About this business of Qatar, World Cups and … tanks!

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I know it’s easy to bag and bust on the choice of Qatar as a World Cup site. I certainly have.

It’s a silly choice, and most of us would love to think it’s just a bad dream, like the one where you’re back in school at the end of a lost semester, about to take a huge test without a chance in heck of passing the doggone thing. (You have that one, too, right?)

But this thing is happening. Qatar and a World Cup. Heaven help us and please pass the sunscreen.

The weekend brought us reports that Qatar would purchase tanks and other heavy weapons from Germany ahead of the 2022 World Cup. Cue the snark and the outrage over a World Cup and how, as one PST reader wondered, if armament is required then “maybe they should rethink the idea of having the tournament in such an unstable, violence prone region.”

Here’s the deal: security at a World Cup is serious, serious business. As it should be. All contingencies, starting at terrible and ranging up to the unthinkable, must be considered – not just in Qatar, but at all of them.

I feel a little uneasy about this subject; I’m pretty well-versed in soccer but I am no security expert. I do, however, know this:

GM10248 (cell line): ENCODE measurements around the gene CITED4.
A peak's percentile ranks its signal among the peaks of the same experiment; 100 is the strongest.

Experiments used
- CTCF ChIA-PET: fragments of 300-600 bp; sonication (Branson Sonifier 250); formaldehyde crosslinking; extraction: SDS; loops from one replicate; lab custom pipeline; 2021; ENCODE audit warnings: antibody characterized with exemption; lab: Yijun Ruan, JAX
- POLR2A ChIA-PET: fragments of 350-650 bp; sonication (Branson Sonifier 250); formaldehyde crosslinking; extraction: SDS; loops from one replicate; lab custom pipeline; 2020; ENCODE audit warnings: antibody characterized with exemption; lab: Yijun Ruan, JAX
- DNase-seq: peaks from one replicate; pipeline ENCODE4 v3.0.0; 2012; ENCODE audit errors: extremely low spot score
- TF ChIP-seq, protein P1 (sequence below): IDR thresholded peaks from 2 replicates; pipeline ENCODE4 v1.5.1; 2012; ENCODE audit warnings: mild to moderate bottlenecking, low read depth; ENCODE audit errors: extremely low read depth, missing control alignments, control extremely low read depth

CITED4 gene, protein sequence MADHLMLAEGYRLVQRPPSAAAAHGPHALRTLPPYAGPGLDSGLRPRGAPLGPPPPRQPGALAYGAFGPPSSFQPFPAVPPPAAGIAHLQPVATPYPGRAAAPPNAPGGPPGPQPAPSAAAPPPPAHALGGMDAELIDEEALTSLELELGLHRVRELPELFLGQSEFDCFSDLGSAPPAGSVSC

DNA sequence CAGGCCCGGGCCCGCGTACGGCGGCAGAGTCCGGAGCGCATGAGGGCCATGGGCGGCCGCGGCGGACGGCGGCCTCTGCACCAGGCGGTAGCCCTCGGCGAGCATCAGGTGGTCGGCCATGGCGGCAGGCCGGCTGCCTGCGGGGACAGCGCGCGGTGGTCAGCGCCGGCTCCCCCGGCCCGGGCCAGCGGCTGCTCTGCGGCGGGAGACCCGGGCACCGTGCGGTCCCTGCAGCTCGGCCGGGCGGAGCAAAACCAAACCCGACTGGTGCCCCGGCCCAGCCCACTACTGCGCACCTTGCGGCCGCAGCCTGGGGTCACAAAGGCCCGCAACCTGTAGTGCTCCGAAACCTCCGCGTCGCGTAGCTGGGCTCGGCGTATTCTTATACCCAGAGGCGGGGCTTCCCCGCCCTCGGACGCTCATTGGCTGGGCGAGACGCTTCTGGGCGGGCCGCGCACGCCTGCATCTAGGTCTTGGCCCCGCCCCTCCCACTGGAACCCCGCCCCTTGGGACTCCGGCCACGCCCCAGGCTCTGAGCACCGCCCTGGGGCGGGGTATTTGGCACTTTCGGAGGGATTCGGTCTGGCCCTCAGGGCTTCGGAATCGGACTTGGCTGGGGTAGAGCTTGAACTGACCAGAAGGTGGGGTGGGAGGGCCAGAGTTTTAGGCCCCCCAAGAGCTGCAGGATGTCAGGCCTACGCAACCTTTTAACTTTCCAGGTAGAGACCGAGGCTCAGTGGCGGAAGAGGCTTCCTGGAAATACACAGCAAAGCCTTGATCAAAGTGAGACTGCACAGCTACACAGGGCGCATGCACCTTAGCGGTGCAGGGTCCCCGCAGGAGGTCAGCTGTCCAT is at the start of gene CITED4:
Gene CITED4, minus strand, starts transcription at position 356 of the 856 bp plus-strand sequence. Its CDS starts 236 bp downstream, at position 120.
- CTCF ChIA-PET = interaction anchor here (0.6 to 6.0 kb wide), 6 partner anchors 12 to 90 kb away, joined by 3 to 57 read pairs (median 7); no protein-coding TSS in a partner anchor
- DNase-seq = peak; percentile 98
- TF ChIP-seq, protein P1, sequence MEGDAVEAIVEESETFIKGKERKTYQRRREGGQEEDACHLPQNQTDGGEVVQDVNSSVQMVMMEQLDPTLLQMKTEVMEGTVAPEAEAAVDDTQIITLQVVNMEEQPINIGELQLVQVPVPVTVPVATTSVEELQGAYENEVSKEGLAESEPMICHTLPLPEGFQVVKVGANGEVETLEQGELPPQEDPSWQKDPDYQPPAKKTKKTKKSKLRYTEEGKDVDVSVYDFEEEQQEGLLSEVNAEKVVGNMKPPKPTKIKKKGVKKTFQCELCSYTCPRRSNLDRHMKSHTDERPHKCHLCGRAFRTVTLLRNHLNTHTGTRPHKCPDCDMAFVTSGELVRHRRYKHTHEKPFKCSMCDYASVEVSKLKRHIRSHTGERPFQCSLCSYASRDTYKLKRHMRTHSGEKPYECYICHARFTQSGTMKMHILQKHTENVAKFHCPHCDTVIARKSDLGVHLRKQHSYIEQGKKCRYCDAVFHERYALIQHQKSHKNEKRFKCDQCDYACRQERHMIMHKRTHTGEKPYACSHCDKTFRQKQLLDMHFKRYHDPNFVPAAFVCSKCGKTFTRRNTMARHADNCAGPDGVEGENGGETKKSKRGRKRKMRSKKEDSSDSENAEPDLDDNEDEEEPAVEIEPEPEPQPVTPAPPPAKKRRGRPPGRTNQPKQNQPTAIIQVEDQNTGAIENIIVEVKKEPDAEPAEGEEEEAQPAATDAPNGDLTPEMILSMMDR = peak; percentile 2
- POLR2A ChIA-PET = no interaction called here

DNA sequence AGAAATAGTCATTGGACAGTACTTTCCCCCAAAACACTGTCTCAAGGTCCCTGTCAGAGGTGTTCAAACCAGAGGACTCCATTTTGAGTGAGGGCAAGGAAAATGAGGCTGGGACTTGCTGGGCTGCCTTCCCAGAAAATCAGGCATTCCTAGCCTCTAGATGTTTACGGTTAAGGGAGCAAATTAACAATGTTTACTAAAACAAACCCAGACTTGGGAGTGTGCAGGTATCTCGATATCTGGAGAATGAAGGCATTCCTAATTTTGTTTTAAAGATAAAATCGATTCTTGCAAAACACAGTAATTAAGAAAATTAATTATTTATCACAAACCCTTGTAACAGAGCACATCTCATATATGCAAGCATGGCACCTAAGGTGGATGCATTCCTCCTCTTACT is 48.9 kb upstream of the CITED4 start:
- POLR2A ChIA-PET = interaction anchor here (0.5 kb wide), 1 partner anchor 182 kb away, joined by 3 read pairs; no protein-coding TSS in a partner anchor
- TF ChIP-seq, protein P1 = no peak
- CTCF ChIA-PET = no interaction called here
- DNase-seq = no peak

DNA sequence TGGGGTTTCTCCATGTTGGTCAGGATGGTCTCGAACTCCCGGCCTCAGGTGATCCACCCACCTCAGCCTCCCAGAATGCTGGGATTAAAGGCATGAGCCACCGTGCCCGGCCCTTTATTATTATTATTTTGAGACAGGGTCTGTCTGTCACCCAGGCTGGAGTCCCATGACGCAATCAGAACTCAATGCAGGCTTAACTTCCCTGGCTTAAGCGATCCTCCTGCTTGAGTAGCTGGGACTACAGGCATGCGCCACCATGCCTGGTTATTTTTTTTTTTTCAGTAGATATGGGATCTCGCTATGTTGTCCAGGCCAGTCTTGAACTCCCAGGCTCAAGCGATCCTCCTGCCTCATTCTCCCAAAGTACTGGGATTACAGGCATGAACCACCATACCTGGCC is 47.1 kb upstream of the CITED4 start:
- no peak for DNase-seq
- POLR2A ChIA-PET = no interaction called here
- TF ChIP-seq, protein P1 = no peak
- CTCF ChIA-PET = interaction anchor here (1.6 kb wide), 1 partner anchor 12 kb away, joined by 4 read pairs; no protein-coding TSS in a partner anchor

I have walked plenty of times into stadium areas being used as pre-game tactical staging points, and the arms at the ready are substantially intimidating.

I know that this big monster to the right (above right, in the photo), along with a bunch that looked just like it, was parked about a quarter of a mile from my hotel room in Hamburg during World Cup 2006. (Which means it was less than a mile from where the United States was based that summer in Germany.)

I know that plenty of domestic police departments have light armored vehicles. Apparently, it’s not just the city and county entities getting into the heavy weapons security act.

I know that F-16s are at the ready during Super Bowls right here in our land; as targets of opportunity, I’d put a World Cup up there with a Super Bowl, right?

And I happened to be a cubbie reporter during the 1992 riots in Los Angeles; I sat on a balcony watching armored vehicles control curfew after dark.

There are bad people out there. We all know that. If tanks, even as deterrent, are in order to ensure that people like me are writing about soccer in 2022 and not about something far more awful, then I’m OK with having the hulking vehicles around. After all, haven’t they always been around, or close by at very least, at World Cups for a long, long time?